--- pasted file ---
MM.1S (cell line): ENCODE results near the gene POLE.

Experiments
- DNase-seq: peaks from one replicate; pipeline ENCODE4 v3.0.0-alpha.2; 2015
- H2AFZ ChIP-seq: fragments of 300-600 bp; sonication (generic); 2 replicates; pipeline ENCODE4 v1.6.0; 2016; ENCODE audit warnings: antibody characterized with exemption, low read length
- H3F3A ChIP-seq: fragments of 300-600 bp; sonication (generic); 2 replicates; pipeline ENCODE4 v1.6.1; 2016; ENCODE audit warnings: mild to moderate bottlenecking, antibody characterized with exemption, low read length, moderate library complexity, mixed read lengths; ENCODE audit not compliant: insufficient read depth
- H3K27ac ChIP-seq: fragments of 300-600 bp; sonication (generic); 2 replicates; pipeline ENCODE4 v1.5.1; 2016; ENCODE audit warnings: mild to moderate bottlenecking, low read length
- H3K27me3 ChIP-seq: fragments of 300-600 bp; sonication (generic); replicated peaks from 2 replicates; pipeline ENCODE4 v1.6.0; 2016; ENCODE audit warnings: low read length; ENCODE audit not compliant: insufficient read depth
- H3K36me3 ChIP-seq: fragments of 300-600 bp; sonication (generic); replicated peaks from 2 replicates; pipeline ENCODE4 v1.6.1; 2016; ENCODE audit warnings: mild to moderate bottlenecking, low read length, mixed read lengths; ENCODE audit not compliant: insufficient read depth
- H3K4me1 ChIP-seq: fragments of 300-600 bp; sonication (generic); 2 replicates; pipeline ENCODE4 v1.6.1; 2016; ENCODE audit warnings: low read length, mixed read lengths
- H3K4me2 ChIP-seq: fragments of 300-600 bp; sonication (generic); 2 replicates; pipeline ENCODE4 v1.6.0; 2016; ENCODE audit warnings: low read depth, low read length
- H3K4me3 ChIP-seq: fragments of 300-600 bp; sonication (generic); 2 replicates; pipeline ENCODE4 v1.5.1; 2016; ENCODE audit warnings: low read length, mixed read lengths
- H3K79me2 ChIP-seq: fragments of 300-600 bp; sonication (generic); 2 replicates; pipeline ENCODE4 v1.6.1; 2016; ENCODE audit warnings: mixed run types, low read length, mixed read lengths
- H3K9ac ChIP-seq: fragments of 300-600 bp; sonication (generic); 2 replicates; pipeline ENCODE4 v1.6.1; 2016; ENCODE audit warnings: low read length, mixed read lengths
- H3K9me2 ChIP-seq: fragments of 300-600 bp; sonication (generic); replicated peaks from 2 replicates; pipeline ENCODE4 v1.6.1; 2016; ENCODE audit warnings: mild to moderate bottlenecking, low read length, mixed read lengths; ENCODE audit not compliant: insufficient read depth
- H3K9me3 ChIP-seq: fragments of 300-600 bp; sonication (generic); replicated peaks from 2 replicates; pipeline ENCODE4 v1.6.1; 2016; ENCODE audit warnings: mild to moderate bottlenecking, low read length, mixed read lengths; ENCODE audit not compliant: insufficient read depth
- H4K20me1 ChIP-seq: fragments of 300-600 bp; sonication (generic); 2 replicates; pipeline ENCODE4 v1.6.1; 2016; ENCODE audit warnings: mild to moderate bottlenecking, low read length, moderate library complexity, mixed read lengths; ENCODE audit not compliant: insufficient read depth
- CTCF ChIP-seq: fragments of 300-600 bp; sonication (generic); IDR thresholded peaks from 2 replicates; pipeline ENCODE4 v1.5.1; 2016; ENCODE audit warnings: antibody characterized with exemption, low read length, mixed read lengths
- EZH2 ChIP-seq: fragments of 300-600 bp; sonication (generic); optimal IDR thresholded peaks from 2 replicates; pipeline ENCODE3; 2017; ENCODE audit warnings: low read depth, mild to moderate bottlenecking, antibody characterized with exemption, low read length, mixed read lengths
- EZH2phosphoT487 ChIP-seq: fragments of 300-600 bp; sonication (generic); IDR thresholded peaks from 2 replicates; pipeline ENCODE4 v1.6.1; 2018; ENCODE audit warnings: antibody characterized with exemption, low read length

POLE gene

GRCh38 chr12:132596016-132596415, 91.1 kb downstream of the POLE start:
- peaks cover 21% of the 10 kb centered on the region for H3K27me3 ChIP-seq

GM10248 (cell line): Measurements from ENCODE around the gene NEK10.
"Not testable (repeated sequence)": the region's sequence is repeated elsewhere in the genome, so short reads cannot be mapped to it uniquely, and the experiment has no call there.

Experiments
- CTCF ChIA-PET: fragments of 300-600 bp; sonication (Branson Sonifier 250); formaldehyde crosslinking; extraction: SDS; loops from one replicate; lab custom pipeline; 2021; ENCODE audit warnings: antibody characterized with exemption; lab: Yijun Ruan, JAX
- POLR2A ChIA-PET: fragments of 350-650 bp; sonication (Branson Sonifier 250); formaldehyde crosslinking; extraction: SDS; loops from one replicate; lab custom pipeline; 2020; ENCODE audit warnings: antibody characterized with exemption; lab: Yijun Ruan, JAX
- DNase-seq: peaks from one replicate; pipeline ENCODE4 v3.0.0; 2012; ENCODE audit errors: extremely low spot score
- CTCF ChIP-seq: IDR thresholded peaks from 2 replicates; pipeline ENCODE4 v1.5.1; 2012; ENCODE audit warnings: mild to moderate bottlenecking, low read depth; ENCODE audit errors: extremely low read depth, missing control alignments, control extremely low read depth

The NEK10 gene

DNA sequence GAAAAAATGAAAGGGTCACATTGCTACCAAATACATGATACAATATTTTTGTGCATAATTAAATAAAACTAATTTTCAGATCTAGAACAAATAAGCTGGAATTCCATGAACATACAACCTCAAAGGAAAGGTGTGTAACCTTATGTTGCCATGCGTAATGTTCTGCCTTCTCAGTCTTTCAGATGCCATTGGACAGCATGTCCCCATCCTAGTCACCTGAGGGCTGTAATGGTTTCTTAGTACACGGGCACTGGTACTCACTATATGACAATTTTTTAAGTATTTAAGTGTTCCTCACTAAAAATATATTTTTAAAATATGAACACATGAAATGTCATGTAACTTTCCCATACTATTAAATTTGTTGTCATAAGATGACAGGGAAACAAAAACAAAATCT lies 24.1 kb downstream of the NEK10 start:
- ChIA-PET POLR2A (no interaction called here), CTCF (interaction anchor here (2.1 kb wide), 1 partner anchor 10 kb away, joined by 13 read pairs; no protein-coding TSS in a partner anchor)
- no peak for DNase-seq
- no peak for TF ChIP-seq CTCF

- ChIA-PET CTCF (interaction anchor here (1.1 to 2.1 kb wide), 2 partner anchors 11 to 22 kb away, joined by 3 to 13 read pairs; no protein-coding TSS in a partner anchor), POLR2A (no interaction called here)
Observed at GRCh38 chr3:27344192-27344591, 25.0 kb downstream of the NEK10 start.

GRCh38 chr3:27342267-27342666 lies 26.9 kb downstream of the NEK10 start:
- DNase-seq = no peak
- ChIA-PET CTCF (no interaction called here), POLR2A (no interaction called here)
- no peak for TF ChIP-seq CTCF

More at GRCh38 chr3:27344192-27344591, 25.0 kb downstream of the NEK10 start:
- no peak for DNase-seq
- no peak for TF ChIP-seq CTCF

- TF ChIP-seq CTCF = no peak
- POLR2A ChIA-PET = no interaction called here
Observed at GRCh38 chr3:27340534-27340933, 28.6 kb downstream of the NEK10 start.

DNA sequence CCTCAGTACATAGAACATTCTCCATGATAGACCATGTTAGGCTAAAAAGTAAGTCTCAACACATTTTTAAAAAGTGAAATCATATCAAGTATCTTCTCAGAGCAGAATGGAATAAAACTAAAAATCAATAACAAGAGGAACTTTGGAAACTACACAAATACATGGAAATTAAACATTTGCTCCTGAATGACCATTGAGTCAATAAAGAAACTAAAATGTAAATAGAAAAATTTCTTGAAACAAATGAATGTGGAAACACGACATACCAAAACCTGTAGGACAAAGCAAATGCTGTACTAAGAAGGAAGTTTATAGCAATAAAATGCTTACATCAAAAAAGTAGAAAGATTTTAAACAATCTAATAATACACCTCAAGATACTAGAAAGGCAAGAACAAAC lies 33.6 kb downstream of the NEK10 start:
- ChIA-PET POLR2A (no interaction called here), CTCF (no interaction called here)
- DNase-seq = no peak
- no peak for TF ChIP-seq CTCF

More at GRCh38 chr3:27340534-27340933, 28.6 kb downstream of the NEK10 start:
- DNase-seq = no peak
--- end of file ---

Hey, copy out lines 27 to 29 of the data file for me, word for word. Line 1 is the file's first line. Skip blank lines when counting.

- POLR2A ChIA-PET: fragments of 350-650 bp; sonication (Branson Sonifier 250); formaldehyde crosslinking; extraction: SDS; loops from one replicate; lab custom pipeline; 2020; ENCODE audit warnings: antibody characterized with exemption; lab: Yijun Ruan, JAX
- DNase-seq: peaks from one replicate; pipeline ENCODE4 v3.0.0; 2012; ENCODE audit errors: extremely low spot score
- CTCF ChIP-seq: IDR thresholded peaks from 2 replicates; pipeline ENCODE4 v1.5.1; 2012; ENCODE audit warnings: mild to moderate bottlenecking, low read depth; ENCODE audit errors: extremely low read depth, missing control alignments, control extremely low read depth